A Thai Muslim student group Wednesday called for police to drop an order requesting universities to provide ‘intelligence’ on Muslim students and their activities in the Buddhist-majority state.
Muslims make up Thailand’s second largest religious group, with the majority residing in its three southernmost states, which since 2004 have been in the grip of a conflict between Malay-Muslim separatist rebels and Thai authorities.
Rights groups have long accused the state of heavy-handed sweeps of the majority Malay-Muslim population in that region — which is under martial law.
Last week the Special Branch Bureau issued a nationwide order to universities to provide ‘intelligence’ on Muslim students and their activities in school, police spokesman Krissana Pattanacharoen said Tuesday, citing ‘security’ concerns.
The news sparked immediate outrage from the community, and the Muslim Students Federation of Thailand on Wednesday called for parliament to ‘cancel’ the request.
The Special Branch’s order ‘is also a form of discrimination that breaches the constitution,’ president Ashraf Awae said, speaking outside parliament.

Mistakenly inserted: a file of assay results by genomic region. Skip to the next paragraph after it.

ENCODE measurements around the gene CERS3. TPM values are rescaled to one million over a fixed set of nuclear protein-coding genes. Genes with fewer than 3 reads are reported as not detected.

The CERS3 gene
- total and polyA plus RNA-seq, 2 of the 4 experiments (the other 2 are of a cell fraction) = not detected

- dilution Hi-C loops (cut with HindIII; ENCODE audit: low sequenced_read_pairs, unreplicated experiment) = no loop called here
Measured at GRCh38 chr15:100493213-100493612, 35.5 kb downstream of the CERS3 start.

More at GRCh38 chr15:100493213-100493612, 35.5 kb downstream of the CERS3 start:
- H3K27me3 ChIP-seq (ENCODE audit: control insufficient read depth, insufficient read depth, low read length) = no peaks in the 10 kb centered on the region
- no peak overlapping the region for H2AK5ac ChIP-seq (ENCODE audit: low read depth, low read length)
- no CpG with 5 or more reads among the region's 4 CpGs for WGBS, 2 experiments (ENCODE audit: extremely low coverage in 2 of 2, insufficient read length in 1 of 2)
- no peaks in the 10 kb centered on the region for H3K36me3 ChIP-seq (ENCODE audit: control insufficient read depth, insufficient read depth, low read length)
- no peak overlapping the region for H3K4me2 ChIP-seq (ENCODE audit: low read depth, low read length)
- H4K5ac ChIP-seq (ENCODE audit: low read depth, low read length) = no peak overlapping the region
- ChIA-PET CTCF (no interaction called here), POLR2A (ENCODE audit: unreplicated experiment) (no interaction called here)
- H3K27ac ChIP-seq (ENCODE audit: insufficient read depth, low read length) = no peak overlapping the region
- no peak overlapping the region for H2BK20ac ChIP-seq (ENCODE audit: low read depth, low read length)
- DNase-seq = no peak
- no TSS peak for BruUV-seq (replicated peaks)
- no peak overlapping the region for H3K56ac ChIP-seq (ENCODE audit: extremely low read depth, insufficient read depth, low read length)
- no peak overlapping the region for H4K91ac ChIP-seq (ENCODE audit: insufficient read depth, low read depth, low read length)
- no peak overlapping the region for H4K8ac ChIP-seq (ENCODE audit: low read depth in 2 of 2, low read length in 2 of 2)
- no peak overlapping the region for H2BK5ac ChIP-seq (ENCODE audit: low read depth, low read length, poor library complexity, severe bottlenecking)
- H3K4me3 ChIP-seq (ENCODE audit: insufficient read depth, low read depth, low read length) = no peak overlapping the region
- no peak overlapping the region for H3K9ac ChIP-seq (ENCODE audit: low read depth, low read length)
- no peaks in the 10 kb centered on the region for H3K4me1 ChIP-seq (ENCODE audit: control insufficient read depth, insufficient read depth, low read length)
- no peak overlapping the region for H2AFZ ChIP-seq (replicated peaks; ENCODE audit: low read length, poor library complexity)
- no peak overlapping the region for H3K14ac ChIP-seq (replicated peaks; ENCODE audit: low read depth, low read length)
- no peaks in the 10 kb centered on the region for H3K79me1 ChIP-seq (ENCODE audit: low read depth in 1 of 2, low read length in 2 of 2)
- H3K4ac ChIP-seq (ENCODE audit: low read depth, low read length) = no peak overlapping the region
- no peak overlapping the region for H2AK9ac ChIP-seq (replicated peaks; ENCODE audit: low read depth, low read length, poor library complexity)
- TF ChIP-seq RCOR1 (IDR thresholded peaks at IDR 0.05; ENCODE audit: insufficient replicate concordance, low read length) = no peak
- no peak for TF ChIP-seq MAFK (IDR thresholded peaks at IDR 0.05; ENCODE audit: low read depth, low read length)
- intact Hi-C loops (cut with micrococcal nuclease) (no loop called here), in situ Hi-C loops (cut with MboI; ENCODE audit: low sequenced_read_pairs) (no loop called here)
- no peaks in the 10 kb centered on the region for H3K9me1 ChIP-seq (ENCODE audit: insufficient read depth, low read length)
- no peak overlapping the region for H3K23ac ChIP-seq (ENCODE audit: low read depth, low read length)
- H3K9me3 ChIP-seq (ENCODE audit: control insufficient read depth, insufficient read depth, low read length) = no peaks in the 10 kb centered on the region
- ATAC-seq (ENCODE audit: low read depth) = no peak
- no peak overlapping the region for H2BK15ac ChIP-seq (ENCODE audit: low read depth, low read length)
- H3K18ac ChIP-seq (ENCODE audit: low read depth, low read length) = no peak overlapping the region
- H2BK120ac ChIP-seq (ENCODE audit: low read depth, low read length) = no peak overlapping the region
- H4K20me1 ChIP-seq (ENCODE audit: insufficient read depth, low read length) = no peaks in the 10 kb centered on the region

Such ‘groundless accusations... could create divisions among the Muslim students and others in the university and society,’ he said.
He added the federation had already heard of police requesting information on Muslim student groups from at least three major universities.
Junta chief-turned-prime minister Prayut Chan-O-Cha on Tuesday defended the Special Branch, and denied creating a ‘database’ would be a violation of people’s rights.
‘We can’t arrest anyone if they don’t do anything wrong,’ he said.
Prayut’s backing shows an ‘alarming trend of growing Islamophobia in Thailand’, said Human Rights Watch’s Sunai Phasuk.
‘This is state-sanctioned discrimination,’ he said, adding that the Thai constitution explicitly prohibits discrimination towards different religions and ethnic groups.
‘It could feed into radicalisation of Muslims in the deep south and worsen the conflict,’ Sunai said.
The ex-general had masterminded a coup in 2014, leading a five-year junta regime before elections in March formally installed him as a civilian premier thanks to a new constitution tilted to the military.
Under Prayut’s tenure as junta head, police had rounded up at least 50 Thai Muslims, mostly university students, in a dragnet operation in October 2016 that authorities justified was necessary to stop a suspected car bomb plot.
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